Feedback is a great thing, and it should be encouraged, but it’s okay if you don’t want feedback. I never asked for it when I was working on a personal project and couldn’t articulate why. Something happened to me this week that made me understand how I function. Do I think that I’m always right? That I’m infallible? I don’t care about people’s opinions?
Mainly no, but partially yes. I was at an all-day feedback workshop at work, and I’ve always been comfortable receiving feedback, but now I know how it’s best to give one when someone is asking for it. Somewhere around noon, the delivery guy arrived with my book orders, and from then, I had a hard time paying attention. I have a low attention span anyway, and the workshop was a bit longer than it should’ve been. My new year’s resolution for 2021 was to watch Twin Peaks, read the Dune, and bake a babka. I’m about to start the third Dune book, I watched all 3 seasons of Twin Peaks, Fire Walk with Me, and read both books about the history of Twin Peaks by Mark Frost. I still have 9 months left to bake a babka, but that’s another story. Getting back to Twin Peaks, I fell irreversibly in love with David Lynch. I watched countless interviews with him over the past weeks, and any time I hear him giggling in my head, I feel I’m a happy person. And the two books I ordered from Amazon were Catching the Big Fish and Room to Dream by Lynch.
Right after work, I started to read Catching the Big Fish and finished by 10PM. Unfortunately, I don’t meditate because it’s making me even more anxious but reading about Lynch’s experience, I felt that I wanna feel like he does. It’s a well-known fact that the biggest movie failure of David Lynch is the Dune adaptation from 1984 when he didn’t have final cut. I don’t know how he can answer the questions about Dune with such a calm attitude for 30 years, but this is just another thing I envy him for. This is how he describes his feelings about this failure in the book:
I love the French. They’re the biggest film buffs and protectors of cinema in the world. They really look out for the filmmaker and the rights of a filmmaker, and they believe in final cut. I’ve been very lucky that I’ve been in with some French companies that have backed me.
But it wasn’t always that way. When I made Dune, I didn’t have final cut. It was a huge, huge sadness, because I felt I had sold out, and on top of that, the film was a failure at the box office. If you do what you believe in and have a failure, that’s one thing: you can still live with yourself. But if you don’t, it’s like dying twice. It’s very, very painful.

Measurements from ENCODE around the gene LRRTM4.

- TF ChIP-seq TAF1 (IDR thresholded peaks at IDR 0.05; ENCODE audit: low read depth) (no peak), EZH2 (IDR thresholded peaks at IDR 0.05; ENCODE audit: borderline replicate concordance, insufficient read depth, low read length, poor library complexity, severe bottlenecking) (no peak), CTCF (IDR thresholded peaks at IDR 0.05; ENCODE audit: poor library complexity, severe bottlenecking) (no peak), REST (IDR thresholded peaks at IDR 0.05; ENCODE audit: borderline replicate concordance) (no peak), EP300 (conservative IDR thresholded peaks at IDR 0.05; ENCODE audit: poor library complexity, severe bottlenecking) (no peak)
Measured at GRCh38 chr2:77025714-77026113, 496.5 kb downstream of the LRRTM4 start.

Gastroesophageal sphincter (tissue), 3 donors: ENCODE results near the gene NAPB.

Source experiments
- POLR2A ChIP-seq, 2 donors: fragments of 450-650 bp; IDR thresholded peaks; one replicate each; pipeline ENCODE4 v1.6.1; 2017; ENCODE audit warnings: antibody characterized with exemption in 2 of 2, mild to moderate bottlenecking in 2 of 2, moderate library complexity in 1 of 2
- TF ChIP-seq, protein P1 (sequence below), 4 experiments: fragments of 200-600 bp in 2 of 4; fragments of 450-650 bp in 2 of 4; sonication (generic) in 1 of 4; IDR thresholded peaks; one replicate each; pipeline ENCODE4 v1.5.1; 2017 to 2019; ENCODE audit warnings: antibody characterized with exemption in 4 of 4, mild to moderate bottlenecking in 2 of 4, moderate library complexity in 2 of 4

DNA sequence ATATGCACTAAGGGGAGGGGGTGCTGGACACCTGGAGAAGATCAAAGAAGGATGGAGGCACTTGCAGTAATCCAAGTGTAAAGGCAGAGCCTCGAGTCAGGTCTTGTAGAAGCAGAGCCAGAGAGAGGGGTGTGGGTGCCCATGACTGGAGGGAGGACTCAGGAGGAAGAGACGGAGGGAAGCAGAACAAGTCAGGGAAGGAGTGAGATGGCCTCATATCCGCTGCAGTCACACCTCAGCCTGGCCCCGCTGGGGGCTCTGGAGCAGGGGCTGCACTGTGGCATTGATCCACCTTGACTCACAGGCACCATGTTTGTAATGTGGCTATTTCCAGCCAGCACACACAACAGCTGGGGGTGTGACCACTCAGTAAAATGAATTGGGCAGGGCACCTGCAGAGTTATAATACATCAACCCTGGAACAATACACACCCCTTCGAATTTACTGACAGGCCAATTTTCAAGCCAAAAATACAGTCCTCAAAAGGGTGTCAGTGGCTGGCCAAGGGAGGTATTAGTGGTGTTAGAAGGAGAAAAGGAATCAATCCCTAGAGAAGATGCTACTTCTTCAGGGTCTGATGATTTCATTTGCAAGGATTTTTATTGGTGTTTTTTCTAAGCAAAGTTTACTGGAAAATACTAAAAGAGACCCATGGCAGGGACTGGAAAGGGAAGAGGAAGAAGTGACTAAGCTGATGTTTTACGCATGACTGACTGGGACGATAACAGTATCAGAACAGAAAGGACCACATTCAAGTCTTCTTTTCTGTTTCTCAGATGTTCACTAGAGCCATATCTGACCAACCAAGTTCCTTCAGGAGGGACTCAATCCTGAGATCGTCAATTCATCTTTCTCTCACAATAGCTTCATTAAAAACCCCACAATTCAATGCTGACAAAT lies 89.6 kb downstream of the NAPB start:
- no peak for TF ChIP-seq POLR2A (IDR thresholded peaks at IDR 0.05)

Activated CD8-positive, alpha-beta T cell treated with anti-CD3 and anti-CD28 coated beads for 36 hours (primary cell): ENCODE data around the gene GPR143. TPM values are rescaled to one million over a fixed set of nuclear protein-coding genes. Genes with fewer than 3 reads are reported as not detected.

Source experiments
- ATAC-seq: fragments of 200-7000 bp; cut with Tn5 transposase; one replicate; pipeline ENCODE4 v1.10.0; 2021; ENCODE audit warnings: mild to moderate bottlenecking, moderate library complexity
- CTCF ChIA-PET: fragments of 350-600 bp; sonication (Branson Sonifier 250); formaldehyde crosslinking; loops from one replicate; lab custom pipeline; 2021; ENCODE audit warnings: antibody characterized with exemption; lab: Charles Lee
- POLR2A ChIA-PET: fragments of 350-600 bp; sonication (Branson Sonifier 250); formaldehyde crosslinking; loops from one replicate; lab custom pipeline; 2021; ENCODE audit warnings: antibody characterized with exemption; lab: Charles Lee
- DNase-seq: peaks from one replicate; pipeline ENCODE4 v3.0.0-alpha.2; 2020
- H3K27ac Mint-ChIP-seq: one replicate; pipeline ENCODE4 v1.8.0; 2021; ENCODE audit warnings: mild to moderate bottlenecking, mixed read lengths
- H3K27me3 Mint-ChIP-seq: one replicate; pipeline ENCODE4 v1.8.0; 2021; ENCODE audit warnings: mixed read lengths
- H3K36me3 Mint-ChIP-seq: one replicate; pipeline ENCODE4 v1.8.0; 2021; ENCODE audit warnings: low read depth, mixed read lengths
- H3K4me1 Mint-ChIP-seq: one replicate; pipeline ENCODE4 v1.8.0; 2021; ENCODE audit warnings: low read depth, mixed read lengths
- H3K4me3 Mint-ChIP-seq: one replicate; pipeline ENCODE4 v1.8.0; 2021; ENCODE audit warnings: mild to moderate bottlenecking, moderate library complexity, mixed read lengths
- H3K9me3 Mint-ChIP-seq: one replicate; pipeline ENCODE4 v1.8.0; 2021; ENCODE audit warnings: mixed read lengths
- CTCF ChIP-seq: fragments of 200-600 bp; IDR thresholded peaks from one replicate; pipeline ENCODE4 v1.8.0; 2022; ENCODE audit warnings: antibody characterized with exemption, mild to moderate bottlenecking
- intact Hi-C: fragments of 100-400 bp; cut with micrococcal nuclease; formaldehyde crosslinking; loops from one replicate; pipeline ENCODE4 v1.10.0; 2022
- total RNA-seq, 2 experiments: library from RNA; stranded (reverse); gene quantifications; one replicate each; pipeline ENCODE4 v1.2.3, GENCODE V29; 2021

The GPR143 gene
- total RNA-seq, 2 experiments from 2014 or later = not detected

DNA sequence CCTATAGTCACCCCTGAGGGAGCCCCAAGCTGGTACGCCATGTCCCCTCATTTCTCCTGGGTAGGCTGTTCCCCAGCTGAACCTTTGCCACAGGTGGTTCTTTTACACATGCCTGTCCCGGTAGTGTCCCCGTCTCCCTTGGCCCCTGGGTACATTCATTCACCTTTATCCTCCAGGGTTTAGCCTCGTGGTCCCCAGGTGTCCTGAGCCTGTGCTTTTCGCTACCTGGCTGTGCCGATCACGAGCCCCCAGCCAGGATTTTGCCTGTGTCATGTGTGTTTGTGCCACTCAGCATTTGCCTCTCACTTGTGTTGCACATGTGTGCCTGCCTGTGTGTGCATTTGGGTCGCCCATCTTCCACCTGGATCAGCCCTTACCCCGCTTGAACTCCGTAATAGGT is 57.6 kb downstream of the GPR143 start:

It’s totally absurd for filmmakers not to be able to make films the way they want to make them. But in this business it’s very common.
I came from painting. And a painter has none of these worries. A painter paints a painting. No one comes in and says, “You’ve got to change that blue.” It’s a joke to think that a film is going to mean anything if somebody else fiddles with it. If they give you the right to make the film, they owe you the right to make it the way you think it should be. The filmmaker should decide on every single element, every single word, every single sound, every single thing going down that highway through time. Otherwise it won’t hold together. The film may suck, but at least you made it suck on your own.David Lynch – Catching the Big Fish
And this is exactly how I feel. I have a vision that I want to make, and since I’m creating it for the joy of creating, I have the right to display it how I imagined it. When I’m working on my day-to-day job, it’s a different story. But as long as I’m doing it for myself, I can do whatever I want to do. Apply low contrast colors, choose worst-practice charts, decide on bad fonts. If they turn out great and people love it, that’s a plus, but I don’t really care if they don’t. One of my favorite visualizations is the one I made about Infinite Jest and it got the lowest number of likes in my portfolio. But I’d rather do twelve more Infinite Jest vizzes than something I’m not in love with.
Featured image: Huck Magazine